Kachou Fuugetsu: Flower Bird Wind Moon “experience the beauty of nature, learn about yourself”

Mount FujisanUpdate 03/17/16: Ka Chou Fuu Getsu “Flower Bird Wind Moon:” an Exlorer’s Guide to Japan’s Wild Places now posted!

(October 17, 2015: I’m continuously updating a new page with landscape and nature pictures from around Japan. Check it out!)

The Japanese have a word, or words in this case, for it: 花鳥風月kachou fuugetsu which literally means Flower Bird Wind Moon but commonly translates to “experience the beauty of nature, learn about yourself”.

Sometimes, in the middle of, say, big-city Tokyo, it may be hard to remember that Japan actually has quite a bit of nature, even within city limits. It’s kinda like when I was growing up in Toronto: in the working-class neighbourhoods where I lived, the seas and rivers, forests and mountains that graced souvenir postcards of Canada seemed a world away from the railroad tracks, parking lots, and concrete-covered playgrounds where we jumped our bikes and played tag as kids.

Dusk, FujisanBut out of sight does not mean out of mind, if that makes sense, and so it is with all that wilderness in The Great White North: just because all that open space and beauty and freedom was hardly even a twinkle in our jaded eyes didn’t make it any less real. Same in Tokyo. Just because it’s the biggest city in the world doesn’t mean it can’t have some wild nature on its doorstep, or outskirts at least…

Pam and MountainAnyone who knows me, or who’s browsed through these blogs, knows by know that I like to go for hikes and paddles and so on out of doors. It’s my way of, to quote Ishmael, or rather Melville,

driving off the spleen and regulating the circulation. Whenever I find myself growing grim about the mouth; whenever it is a damp, drizzly November in my soul; whenever I find myself involuntarily pausing before coffin warehouses, and bringing up the rear of every funeral I meet; and especially whenever my hypos get such an upper hand of me, that it requires a strong moral principle to prevent me from deliberately stepping into the street, and methodically knocking people’s hats off- then, I account it high time to get to sea. (Moby-Dick)

Mount Mitakesan, Tokyo… or, at least, head out of doors for a little shinrin-yoku forest bathing or whatever. So, from time to time, R. and I wander farther afield: to Chichibu or Okutama in western Tokyo; the wilds of Oze National Park or Mount Yatsugatake further afield. At least once a year, we try to venture further, to the cedar rain forests of Yakushima, or the active volcanoes of Hokkaido, or the jungle and mangrove swamps of Ishigaki. Occasionally I’ll even climb oh, say, Mount Fujisan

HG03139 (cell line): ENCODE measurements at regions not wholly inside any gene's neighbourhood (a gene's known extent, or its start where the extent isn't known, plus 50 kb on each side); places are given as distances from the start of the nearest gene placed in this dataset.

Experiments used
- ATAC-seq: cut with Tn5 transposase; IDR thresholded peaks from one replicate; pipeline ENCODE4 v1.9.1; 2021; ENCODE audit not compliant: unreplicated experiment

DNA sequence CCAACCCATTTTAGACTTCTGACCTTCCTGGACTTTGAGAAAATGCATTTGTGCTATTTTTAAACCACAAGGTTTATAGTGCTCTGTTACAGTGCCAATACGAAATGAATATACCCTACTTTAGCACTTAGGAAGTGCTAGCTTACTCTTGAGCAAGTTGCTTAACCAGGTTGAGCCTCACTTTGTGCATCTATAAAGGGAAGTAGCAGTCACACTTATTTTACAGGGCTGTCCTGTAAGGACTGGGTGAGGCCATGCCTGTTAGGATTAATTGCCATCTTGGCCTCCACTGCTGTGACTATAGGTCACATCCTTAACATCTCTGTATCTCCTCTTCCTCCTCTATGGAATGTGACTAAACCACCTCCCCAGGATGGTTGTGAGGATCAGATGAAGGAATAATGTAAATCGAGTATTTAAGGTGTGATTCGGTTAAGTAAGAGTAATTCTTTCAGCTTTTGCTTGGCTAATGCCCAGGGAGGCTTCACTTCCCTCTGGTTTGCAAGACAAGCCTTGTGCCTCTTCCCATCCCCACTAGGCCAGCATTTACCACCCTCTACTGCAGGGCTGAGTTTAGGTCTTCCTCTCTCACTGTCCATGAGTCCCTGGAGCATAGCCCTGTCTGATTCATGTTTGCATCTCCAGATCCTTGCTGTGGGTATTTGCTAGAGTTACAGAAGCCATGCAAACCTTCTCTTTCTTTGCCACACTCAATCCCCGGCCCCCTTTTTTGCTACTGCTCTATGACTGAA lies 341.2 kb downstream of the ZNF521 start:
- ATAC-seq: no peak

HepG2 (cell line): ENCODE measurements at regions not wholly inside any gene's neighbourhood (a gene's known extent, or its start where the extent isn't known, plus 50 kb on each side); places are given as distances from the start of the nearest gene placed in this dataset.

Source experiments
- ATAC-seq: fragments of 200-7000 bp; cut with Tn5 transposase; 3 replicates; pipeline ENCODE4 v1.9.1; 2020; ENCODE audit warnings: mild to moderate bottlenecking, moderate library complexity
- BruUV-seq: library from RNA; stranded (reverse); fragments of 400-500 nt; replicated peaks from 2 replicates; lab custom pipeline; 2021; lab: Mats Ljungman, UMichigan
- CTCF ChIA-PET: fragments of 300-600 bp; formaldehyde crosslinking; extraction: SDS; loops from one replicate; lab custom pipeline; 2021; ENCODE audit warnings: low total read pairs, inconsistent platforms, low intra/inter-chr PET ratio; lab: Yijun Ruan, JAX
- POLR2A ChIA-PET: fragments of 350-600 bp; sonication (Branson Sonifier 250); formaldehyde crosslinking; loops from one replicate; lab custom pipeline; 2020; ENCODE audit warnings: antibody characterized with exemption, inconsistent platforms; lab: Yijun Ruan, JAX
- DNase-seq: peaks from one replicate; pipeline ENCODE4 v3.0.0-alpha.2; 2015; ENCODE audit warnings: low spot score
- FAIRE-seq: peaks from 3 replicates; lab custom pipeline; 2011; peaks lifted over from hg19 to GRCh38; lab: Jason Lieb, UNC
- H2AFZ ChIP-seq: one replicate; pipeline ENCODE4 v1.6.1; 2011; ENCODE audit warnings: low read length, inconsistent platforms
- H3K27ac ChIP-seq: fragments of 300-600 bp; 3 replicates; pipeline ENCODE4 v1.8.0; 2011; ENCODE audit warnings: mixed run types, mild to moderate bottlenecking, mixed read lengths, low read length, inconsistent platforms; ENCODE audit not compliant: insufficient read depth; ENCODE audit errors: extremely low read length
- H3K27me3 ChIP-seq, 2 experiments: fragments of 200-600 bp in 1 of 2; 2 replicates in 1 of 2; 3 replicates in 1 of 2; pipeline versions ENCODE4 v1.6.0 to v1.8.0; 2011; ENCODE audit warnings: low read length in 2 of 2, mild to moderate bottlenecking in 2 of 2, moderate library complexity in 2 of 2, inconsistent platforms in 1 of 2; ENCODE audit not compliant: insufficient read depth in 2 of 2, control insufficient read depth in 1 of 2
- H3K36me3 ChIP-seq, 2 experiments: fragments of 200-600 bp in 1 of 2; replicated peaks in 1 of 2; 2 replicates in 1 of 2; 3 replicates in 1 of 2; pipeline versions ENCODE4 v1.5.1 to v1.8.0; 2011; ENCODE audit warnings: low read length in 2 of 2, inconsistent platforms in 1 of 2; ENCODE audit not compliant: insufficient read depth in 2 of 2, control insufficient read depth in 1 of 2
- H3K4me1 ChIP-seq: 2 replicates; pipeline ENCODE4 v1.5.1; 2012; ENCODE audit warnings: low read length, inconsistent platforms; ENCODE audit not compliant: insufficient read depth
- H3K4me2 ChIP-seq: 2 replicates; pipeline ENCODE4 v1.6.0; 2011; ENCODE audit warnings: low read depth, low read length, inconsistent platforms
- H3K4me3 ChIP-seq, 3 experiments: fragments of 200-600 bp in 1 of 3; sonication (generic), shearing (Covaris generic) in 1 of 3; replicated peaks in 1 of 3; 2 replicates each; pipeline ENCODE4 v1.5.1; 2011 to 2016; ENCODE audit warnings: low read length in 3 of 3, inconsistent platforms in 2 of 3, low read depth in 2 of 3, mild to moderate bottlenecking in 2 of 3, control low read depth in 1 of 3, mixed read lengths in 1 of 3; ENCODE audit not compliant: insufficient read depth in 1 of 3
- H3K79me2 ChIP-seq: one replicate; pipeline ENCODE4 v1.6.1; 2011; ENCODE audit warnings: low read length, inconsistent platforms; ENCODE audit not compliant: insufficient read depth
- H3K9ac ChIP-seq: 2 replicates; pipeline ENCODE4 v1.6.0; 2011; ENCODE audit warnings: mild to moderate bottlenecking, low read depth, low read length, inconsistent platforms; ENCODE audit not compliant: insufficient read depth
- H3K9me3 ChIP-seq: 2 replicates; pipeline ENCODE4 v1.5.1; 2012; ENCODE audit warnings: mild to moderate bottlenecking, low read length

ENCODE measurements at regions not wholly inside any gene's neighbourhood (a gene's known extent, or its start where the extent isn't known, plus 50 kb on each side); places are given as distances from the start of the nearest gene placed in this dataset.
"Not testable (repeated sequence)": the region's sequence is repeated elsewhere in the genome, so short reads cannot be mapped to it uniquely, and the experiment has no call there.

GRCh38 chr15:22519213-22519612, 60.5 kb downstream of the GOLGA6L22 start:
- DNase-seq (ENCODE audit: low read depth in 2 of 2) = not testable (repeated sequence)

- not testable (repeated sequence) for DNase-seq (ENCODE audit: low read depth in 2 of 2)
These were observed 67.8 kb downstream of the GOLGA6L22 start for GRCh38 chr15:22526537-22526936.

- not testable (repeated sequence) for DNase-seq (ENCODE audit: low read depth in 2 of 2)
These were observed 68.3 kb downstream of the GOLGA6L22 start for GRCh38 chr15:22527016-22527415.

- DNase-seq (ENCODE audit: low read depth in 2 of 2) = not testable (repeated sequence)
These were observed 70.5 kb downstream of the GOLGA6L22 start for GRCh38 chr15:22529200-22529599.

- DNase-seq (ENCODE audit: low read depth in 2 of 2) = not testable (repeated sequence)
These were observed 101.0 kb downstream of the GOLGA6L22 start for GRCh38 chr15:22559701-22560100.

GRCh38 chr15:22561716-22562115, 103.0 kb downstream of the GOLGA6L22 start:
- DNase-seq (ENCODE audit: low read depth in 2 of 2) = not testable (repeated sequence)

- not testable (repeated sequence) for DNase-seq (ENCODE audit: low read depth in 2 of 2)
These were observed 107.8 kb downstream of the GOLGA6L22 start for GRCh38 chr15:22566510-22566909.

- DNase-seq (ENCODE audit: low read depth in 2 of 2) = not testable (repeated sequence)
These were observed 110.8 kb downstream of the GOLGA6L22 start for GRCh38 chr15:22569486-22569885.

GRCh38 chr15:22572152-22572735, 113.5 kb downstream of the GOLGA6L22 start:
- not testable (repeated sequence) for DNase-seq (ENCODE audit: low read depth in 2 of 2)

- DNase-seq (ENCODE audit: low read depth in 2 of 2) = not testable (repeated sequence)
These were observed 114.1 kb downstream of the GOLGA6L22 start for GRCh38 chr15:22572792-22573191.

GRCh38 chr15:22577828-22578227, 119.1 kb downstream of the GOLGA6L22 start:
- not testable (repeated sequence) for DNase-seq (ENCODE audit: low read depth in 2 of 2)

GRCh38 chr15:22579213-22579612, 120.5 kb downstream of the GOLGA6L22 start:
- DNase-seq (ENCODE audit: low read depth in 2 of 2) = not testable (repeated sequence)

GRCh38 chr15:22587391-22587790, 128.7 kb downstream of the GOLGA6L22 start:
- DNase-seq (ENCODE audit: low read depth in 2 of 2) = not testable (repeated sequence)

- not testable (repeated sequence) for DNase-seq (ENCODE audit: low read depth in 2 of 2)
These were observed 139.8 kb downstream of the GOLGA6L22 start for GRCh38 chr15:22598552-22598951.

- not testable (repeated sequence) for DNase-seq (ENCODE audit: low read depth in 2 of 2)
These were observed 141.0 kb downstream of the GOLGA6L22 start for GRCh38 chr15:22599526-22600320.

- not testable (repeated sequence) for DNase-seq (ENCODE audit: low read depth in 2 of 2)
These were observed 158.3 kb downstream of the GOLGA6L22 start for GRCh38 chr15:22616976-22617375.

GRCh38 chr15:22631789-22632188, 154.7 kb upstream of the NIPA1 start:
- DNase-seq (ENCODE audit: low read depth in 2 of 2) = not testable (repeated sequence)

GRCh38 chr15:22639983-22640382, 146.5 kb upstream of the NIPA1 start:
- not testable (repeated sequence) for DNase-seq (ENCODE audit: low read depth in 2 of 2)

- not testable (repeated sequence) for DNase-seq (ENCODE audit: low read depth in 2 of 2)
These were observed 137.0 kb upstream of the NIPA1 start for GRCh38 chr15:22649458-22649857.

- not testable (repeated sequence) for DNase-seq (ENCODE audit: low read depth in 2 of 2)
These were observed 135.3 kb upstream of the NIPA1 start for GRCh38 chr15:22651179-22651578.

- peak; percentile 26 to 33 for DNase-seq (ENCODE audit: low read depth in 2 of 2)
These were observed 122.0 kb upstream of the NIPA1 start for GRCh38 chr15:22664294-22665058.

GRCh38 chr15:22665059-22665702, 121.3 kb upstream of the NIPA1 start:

I’m starting Kachou Fuugetsu as an imprint of Big Sushi, Little Fishes to blog about these trips, these places. In words and pictures, same as always, I’m going to record my observations not just of the places but – to the extent I can – of myself in them; to record how I might affect these places and, more to the point, how they affect me. A psychogeography of Japan’s great outdoors, if I can apply that nebulous but resolutely urban term to these non-urban explorations.

Mount Mitakesan, Tokyo“Here be dragons”, the old maps used to say of unexplored places. Let’s see what we find…

By the way, I also created a Kachuo Fuugetsu “set” of photos on 500px.

Of course, for adventures and misadventures outside Japan, I continue to post blogs to my other travel blog, Exit Booted, including photo blogs and stories about Banff in the Canadian Rockies, England’s Lake District, and the French and Swiss Alps.

Mount Mitakesan, TokyoMount Mitakesan, TokyoMount Mitakesan, TokyoMount Mitakesan, TokyoMount Mitakesan, TokyoMount Mitakesan, TokyoMount Mitakesan, Tokyo


3 thoughts on “Kachou Fuugetsu: Flower Bird Wind Moon “experience the beauty of nature, learn about yourself”

  1. Love the significance of “花鳥風月”. Can’t wait to get in touch with Mother Nature sometime soon, especially when the weather gets warmer (hiking!) Thanks for sharing the “psychogeography” approach, by the way.

  2. Yes, can’t wait ’til the days are longer and the temps are a little more amenable to spending time in the mountains again…

    Thanks for the comment! Still working out whether “psychogeography” has a useful distinction from what the Situationists were up to, and the flaneurs before them. But I like the sound of it: “psycho-geography”. It certainly sounds like something focused on the impact of our environment on our sensibility. Have more reading to do on this…

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